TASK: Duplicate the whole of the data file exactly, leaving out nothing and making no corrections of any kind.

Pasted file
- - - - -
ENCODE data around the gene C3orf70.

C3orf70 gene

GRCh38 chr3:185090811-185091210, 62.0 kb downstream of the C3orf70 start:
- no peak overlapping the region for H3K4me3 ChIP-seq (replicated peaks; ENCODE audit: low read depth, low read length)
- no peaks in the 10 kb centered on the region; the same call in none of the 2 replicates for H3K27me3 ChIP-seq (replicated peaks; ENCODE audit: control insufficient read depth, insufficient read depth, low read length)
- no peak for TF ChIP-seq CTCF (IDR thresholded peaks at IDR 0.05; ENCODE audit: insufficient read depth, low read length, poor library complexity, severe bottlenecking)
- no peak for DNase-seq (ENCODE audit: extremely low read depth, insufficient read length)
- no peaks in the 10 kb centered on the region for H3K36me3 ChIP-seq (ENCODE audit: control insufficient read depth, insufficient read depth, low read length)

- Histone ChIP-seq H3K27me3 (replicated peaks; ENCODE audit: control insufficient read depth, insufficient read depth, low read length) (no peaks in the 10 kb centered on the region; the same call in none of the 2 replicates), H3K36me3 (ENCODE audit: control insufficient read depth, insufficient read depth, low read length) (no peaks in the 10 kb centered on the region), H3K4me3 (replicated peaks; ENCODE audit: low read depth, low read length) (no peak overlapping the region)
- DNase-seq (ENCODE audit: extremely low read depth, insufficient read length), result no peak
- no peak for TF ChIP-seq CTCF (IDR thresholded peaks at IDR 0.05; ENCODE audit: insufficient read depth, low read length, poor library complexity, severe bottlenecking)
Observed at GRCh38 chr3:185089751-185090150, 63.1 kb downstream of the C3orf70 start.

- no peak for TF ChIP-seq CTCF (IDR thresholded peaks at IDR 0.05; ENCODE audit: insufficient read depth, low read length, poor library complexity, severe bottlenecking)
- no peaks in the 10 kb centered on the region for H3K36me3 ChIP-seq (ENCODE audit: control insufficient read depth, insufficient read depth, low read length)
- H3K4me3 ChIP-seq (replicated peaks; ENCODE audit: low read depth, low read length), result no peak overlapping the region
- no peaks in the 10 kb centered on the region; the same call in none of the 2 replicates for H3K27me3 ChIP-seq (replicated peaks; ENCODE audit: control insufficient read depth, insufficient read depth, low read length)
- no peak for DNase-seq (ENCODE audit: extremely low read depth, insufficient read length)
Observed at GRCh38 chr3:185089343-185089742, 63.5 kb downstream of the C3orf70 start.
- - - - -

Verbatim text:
ENCODE data around the gene C3orf70.

C3orf70 gene

GRCh38 chr3:185090811-185091210, 62.0 kb downstream of the C3orf70 start:
- no peak overlapping the region for H3K4me3 ChIP-seq (replicated peaks; ENCODE audit: low read depth, low read length)
- no peaks in the 10 kb centered on the region; the same call in none of the 2 replicates for H3K27me3 ChIP-seq (replicated peaks; ENCODE audit: control insufficient read depth, insufficient read depth, low read length)
- no peak for TF ChIP-seq CTCF (IDR thresholded peaks at IDR 0.05; ENCODE audit: insufficient read depth, low read length, poor library complexity, severe bottlenecking)
- no peak for DNase-seq (ENCODE audit: extremely low read depth, insufficient read length)
- no peaks in the 10 kb centered on the region for H3K36me3 ChIP-seq (ENCODE audit: control insufficient read depth, insufficient read depth, low read length)

- Histone ChIP-seq H3K27me3 (replicated peaks; ENCODE audit: control insufficient read depth, insufficient read depth, low read length) (no peaks in the 10 kb centered on the region; the same call in none of the 2 replicates), H3K36me3 (ENCODE audit: control insufficient read depth, insufficient read depth, low read length) (no peaks in the 10 kb centered on the region), H3K4me3 (replicated peaks; ENCODE audit: low read depth, low read length) (no peak overlapping the region)
- DNase-seq (ENCODE audit: extremely low read depth, insufficient read length), result no peak
- no peak for TF ChIP-seq CTCF (IDR thresholded peaks at IDR 0.05; ENCODE audit: insufficient read depth, low read length, poor library complexity, severe bottlenecking)
Observed at GRCh38 chr3:185089751-185090150, 63.1 kb downstream of the C3orf70 start.

- no peak for TF ChIP-seq CTCF (IDR thresholded peaks at IDR 0.05; ENCODE audit: insufficient read depth, low read length, poor library complexity, severe bottlenecking)
- no peaks in the 10 kb centered on the region for H3K36me3 ChIP-seq (ENCODE audit: control insufficient read depth, insufficient read depth, low read length)
- H3K4me3 ChIP-seq (replicated peaks; ENCODE audit: low read depth, low read length), result no peak overlapping the region
- no peaks in the 10 kb centered on the region; the same call in none of the 2 replicates for H3K27me3 ChIP-seq (replicated peaks; ENCODE audit: control insufficient read depth, insufficient read depth, low read length)
- no peak for DNase-seq (ENCODE audit: extremely low read depth, insufficient read length)
Observed at GRCh38 chr3:185089343-185089742, 63.5 kb downstream of the C3orf70 start.